A lot of people don’t realize how crucial the floor is to their floor heating system as a whole. In fact, a lot of people don’t know much at all about what lies beneath the flooring materials they’ve selected. By educating yourself about a typical flooring set up, you’ll be able to make more informed decisions about your remodeling projects. Don’t forget—every time you enter a room, you’re interacting with the floor.

A Strong Foundation 

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A typical tile floor cross section with floor heating

The structure of your flooring is built on top of and is supported by your home's foundation. It can be built once the concrete is completely dry and hardened. The weight of the floor will be held by the foundation walls. You can see a completed system in certain old buildings that do not cover the beam-work of the second floor. If you are ever inside a home or office with exposed beams, take a look and see if you can apply the knowledge you've learned here. 

From the Bottom Up 

The first thing that gets put down in a floor structure is the sill sealer - a material that creates an air-tight cushion between the foundation and the sill plate. The sill sealer is important because it can fill any gaps left behind by an uneven foundation wall.

The sill plate - which is a long piece of wood - is placed on top of that. It lays along the entire length of one foundation wall. The sill plate is kept in place with anchor bolts, which have teeth (called threaded ends) that open inside to embed the anchor into the concrete to maintain a strong hold. Nuts get screwed into the anchor bolt to finish the first layer. 

Laying the Joists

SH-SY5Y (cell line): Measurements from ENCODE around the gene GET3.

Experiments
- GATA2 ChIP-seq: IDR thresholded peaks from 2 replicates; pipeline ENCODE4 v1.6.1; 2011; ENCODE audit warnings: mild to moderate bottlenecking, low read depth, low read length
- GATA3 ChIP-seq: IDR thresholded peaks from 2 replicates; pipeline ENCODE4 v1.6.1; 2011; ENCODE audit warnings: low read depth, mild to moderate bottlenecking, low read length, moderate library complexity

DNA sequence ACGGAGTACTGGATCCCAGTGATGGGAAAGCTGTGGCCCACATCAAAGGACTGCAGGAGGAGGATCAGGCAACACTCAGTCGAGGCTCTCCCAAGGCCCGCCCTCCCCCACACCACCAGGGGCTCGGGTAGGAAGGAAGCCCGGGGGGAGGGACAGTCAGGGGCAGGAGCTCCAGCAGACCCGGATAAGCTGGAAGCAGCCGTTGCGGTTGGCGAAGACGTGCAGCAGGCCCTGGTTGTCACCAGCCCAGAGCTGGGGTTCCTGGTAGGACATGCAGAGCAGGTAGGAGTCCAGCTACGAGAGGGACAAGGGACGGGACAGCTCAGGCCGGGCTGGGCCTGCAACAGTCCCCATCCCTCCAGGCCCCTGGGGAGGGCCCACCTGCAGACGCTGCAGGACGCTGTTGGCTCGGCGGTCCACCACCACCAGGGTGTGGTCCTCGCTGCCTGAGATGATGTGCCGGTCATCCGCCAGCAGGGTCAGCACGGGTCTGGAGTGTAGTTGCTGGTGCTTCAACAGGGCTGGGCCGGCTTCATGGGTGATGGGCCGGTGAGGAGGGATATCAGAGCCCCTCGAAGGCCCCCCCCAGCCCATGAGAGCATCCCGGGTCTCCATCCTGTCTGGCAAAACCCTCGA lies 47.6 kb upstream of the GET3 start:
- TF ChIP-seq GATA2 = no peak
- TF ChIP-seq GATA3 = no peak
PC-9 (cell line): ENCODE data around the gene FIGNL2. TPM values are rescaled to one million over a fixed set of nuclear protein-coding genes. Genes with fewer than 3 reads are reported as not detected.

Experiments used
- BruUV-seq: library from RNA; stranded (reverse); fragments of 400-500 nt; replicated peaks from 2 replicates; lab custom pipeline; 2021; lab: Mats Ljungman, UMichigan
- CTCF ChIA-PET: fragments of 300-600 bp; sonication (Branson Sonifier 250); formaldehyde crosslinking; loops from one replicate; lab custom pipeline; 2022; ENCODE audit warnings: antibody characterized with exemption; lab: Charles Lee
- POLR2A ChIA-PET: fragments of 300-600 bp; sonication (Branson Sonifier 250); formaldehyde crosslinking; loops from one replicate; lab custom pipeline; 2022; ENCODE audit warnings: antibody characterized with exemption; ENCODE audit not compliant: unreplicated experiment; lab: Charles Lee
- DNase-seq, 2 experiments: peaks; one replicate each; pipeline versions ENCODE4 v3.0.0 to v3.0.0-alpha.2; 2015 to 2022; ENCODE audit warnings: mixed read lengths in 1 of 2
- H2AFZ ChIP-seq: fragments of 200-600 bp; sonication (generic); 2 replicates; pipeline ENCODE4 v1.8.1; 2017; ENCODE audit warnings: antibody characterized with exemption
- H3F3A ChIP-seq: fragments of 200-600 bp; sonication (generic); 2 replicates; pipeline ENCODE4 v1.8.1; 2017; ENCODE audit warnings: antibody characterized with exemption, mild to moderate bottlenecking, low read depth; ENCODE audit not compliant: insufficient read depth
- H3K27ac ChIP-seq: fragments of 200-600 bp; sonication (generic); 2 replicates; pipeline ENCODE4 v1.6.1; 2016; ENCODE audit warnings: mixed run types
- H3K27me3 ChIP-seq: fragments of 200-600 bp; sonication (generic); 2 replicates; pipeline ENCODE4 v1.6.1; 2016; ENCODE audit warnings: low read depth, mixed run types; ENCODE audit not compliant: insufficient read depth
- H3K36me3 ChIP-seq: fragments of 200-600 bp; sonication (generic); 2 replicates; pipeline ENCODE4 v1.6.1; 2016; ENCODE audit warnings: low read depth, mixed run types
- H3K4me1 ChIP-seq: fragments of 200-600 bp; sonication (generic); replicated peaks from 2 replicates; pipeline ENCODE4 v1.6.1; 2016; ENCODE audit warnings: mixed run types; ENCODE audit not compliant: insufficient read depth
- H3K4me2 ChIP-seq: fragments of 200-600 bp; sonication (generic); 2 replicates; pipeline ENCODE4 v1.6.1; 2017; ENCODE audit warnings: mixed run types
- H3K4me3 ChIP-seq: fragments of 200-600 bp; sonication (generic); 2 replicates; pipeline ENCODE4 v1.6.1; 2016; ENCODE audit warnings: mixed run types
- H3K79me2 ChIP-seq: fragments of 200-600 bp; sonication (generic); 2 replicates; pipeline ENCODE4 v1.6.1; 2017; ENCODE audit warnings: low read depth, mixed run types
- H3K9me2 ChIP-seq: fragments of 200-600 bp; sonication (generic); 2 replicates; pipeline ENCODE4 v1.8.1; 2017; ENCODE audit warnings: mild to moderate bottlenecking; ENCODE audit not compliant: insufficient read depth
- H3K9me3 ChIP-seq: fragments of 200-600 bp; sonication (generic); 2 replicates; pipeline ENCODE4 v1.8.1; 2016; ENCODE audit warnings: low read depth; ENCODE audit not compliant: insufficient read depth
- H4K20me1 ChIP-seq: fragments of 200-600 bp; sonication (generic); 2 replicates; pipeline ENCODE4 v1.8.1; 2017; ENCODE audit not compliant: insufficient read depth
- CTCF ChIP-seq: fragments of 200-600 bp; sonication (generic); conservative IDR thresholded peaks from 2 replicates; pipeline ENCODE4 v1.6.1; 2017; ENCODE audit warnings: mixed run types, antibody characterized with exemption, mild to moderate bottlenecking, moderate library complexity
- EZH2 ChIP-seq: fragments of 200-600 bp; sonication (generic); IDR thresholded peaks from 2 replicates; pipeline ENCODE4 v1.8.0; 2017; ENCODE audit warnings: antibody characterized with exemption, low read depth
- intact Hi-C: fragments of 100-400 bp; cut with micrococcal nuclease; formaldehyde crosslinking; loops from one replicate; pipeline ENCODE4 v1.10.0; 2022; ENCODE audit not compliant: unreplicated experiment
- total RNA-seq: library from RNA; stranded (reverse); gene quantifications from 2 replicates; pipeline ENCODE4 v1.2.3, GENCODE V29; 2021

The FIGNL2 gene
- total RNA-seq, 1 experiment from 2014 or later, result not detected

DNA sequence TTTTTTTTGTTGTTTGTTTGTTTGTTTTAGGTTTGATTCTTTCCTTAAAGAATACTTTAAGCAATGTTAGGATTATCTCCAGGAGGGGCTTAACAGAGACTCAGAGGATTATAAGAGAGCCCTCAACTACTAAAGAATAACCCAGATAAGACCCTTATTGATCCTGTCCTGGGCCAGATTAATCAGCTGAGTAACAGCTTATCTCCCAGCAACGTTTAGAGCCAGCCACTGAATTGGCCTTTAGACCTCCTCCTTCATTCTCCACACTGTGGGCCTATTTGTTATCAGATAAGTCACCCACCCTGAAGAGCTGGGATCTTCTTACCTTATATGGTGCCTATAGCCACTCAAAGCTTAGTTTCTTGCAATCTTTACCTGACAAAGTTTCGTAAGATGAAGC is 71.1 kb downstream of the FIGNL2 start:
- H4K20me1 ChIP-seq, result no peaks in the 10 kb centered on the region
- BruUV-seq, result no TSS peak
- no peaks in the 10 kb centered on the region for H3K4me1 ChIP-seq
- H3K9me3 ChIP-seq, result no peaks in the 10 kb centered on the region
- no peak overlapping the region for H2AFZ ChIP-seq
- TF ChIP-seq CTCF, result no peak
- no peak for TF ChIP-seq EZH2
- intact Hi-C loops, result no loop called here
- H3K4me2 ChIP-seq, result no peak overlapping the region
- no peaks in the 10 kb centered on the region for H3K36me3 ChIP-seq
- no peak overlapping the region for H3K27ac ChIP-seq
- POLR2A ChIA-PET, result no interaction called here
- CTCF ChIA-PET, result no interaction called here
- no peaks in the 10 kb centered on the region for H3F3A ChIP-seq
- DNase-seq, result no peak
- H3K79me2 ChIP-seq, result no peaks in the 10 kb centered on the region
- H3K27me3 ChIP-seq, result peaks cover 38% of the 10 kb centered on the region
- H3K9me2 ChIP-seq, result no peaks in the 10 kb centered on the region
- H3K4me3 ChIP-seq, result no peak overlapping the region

Now that the structure's basis has been set, the builder, contractor or renovator may lay floor joists. These are long beams that reach from one foundation wall all the way to wall across from it. The beams vary in size, depending on the floor's span - the length of space between walls. Homes or buildings with large spans may use the more stable truss joist, which is made of two 2-by-4-inch pieces of wood that have plywood between. Some builders prefer these over other joists because they create no-squeak floors and are lighter and easier to install. 

Placing a Subfloor 

Large plywood sheets get laid and secured on top of the joists with a fastening agent (typically glue and nails or screws). Most subfloors are three-quarters of an inch thick. The size of the plywood is very important, as it either prevents or creates squeak. If a heavier plywood floor isn't properly secured, it can sag. Then whenever pressure is applied, the floor moves in place, causing the noise. Newer homes use a tongue and groove system to place the boards together. One plywood board will have a piece that sticks out, fitting into a slot in the other sheet of plywood. The system keeps the boards together and minimizes movement. 

Topping the Cake 

The items above constitute the entire floor structure. Once it has been put in place, you can add the aesthetic and luxurious parts of your home's flooring. Your electric floor heating elements are placed on top of the plywood, then visible flooring - wood, tile, carpet, etc. - is installed on top of that. See the installation manuals for our Environ™, TempZone™, and Slab Heating systems for more information. 

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TempZone works great with tile, stone/marble, and nailed hardwood floors.



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